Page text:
[ Nippon Keidanren ] [ Journal ]
Messages from "Economic Trend", September 2009

International Cooperation as a Growth Strategy

Vice Chairman, Nippon Keidanren
Chairman of the Board of Directors, Mitsui & Co., Ltd.

Globalization has been the most significant trend influencing the world economy since the 1990s. The economic crisis that began in the closing months of 2008 has at times focused attention on the negative aspects of globalization in relation to international financial transactions and trade. However, there can be no doubt that globalization has also brought enormous benefits. It has given emerging economies the impetus to shift their economic development into high gear. In addition, access to new business opportunities in these emerging economies has significantly strengthened the growth potential of companies in industrialized economies.

Japanese companies see considerable potential in the markets of emerging economies. In this sense, the use of ODA and other forms of international cooperation to provide solid support for sustained economic growth in emerging economies is considered highly significant. Japan's contributions to the development of emerging and developing economies through assistance with infrastructure improvement and other needs will inevitably have a positive effect on the business activities of Japanese companies in those countries. While it may be difficult to win support for increased ODA expenditure when government finances are tight, such contributions need to be recognized both as part of Japan's responsibilities in today's increasingly globalized international community, and also as a highly significant aspect of industrial policy.

In April 2009 Nippon Keidanren put forward recommendations titled "Pursuing Strategic, Enhanced International Cooperation Through Public-Private Cooperation". Since then we have lobbied the Japanese government at various levels to increase ODA, speed up the provision of ODA loans, and strengthen the systems used to implement overseas investment projects through JICA. As a result of these efforts, there is now continuing and rapid progress toward the development of a framework for government-private sector collaboration in international cooperation.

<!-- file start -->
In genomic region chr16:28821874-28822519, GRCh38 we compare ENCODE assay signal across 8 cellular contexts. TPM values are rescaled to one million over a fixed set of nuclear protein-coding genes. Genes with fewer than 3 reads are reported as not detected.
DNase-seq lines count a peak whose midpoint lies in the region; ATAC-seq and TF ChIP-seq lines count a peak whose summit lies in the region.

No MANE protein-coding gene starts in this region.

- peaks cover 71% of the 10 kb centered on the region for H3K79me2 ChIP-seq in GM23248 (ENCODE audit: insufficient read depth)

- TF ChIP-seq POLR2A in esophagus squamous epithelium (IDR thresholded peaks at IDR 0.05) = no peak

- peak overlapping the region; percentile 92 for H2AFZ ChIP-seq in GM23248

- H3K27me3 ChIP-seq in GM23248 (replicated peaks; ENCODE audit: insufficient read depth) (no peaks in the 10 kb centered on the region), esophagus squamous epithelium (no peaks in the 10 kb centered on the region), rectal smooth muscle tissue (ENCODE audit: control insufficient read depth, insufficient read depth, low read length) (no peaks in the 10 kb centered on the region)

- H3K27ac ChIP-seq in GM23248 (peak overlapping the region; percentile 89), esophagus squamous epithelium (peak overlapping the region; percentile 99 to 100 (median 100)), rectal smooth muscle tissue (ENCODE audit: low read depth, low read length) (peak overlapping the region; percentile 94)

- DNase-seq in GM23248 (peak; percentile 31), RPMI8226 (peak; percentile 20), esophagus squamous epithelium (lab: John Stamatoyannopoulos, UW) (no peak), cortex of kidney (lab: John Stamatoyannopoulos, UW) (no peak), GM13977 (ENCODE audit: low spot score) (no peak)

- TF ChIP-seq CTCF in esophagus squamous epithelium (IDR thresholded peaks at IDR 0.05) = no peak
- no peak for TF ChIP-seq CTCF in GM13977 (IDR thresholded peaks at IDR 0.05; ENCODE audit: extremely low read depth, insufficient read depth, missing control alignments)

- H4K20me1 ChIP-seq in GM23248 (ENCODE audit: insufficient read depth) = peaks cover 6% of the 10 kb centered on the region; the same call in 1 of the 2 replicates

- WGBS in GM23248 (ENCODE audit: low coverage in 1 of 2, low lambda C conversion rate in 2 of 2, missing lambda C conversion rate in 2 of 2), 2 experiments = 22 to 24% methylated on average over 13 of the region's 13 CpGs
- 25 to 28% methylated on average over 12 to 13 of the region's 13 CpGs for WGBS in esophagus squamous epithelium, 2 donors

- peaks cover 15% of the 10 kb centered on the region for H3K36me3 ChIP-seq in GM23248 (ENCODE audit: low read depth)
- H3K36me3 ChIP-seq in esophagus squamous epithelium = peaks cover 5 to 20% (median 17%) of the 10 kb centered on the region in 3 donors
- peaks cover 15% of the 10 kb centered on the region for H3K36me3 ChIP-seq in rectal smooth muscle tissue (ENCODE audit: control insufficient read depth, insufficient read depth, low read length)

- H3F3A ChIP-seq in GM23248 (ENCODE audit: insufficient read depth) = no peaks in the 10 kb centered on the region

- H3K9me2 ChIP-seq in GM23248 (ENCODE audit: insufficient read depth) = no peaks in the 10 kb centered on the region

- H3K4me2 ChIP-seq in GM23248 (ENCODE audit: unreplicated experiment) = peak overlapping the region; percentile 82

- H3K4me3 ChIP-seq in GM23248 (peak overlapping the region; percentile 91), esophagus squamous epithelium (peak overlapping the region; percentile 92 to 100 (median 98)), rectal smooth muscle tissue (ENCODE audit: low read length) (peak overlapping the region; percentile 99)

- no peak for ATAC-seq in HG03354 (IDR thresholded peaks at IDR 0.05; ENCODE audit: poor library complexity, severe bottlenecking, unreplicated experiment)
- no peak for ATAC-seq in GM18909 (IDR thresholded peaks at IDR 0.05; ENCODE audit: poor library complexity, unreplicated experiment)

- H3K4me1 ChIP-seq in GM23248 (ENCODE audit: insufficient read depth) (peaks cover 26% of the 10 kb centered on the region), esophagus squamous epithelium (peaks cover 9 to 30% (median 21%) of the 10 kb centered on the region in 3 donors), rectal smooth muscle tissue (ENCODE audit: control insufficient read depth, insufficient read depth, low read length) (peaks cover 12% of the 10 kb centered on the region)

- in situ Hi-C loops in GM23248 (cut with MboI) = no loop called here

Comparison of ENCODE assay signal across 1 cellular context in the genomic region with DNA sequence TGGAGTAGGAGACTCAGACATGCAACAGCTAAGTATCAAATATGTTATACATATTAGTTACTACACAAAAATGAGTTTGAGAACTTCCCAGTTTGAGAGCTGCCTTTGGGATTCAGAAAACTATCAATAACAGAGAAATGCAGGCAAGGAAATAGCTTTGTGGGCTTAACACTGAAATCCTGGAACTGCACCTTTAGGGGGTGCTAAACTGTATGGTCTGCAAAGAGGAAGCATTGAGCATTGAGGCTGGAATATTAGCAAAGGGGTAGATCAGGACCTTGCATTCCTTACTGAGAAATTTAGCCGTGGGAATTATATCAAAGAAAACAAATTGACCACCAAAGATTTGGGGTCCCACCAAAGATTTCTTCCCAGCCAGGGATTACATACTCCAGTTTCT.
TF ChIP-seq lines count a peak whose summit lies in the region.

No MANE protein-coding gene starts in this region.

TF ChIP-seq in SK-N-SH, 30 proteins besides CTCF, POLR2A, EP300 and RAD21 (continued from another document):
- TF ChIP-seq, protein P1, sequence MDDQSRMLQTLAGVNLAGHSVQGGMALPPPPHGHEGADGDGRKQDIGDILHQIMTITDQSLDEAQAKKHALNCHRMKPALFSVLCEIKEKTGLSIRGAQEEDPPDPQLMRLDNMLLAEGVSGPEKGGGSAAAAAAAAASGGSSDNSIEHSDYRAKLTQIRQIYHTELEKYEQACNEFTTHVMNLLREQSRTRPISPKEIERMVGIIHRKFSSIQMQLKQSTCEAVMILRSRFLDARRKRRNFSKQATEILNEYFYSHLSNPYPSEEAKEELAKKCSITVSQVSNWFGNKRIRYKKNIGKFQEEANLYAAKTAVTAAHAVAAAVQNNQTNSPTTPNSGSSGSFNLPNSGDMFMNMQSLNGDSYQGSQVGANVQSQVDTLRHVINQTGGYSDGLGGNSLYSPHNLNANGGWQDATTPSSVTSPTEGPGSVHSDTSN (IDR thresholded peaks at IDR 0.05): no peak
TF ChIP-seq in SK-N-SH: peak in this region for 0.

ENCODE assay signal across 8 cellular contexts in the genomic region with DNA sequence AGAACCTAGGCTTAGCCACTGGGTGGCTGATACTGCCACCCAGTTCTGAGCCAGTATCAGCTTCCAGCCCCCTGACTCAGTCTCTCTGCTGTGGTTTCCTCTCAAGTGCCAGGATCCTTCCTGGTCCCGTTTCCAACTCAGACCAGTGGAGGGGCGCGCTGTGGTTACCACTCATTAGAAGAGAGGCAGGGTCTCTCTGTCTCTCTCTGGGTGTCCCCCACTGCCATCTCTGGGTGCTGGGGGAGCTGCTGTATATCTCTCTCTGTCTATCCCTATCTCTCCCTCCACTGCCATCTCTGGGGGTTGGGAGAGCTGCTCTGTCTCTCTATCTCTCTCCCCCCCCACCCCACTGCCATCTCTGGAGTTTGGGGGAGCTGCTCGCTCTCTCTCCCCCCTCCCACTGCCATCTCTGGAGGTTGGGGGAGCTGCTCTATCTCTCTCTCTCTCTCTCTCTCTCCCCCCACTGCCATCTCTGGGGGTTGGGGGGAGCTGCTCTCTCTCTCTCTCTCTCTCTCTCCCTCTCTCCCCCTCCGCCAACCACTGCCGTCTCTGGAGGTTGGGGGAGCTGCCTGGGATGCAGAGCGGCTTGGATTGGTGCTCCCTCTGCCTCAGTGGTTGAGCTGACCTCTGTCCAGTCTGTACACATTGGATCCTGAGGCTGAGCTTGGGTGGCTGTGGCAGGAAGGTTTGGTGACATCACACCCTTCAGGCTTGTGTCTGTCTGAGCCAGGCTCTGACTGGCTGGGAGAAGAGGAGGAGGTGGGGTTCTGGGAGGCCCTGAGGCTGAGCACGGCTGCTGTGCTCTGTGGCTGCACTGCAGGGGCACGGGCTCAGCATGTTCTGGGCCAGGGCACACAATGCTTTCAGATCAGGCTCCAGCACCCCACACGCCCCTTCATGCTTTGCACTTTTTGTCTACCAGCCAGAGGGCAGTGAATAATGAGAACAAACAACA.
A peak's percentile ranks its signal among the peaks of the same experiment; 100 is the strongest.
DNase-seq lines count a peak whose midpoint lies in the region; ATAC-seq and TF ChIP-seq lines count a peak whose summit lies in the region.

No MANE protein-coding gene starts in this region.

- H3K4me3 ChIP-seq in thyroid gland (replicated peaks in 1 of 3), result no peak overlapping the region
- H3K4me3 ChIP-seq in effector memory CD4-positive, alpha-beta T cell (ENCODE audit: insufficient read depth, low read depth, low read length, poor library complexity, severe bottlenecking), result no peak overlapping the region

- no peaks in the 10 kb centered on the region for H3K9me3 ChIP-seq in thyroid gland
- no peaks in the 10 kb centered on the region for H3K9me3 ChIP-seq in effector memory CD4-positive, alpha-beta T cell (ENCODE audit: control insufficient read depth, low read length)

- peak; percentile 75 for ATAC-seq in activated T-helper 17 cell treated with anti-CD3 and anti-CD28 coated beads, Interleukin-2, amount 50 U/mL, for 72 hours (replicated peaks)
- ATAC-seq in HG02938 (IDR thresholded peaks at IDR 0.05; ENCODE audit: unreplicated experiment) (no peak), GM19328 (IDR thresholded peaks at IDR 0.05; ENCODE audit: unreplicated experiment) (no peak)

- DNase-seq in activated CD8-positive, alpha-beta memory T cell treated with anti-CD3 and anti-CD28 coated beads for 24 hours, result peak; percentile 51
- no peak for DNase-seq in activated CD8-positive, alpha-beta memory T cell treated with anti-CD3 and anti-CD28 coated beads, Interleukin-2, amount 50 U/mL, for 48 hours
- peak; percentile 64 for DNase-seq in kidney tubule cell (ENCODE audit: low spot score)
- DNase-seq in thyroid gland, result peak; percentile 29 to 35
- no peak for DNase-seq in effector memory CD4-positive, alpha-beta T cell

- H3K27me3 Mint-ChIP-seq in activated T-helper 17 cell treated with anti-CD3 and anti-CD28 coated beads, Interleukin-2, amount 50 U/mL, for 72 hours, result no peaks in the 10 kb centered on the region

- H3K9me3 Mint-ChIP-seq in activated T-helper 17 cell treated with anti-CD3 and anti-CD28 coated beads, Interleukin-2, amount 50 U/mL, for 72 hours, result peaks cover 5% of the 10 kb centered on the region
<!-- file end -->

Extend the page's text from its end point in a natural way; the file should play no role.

Globalization will continue to advance. It is vital in this context that Japan should work as a member of the regional community of Asia, which is the world's biggest growth zone, to achieve further growth by playing a leading role in the development of growth strategies and the creation of demand in the region.

The Committee on International Cooperation and the Committee on Asia and Oceania have established a joint working group, which will cooperate with the Economic Research Institute for ASEAN and East Asia (ERIA), the Asian Development Bank and other organizations to produce recommendations on policies toward Asia. The working group plans to complete these recommendations by the fall of this year.

We hope that the government agencies concerned will continue to provide positive support. We also believe that the time has come for the private sector to take on the challenge of major global-scale projects in earnest.

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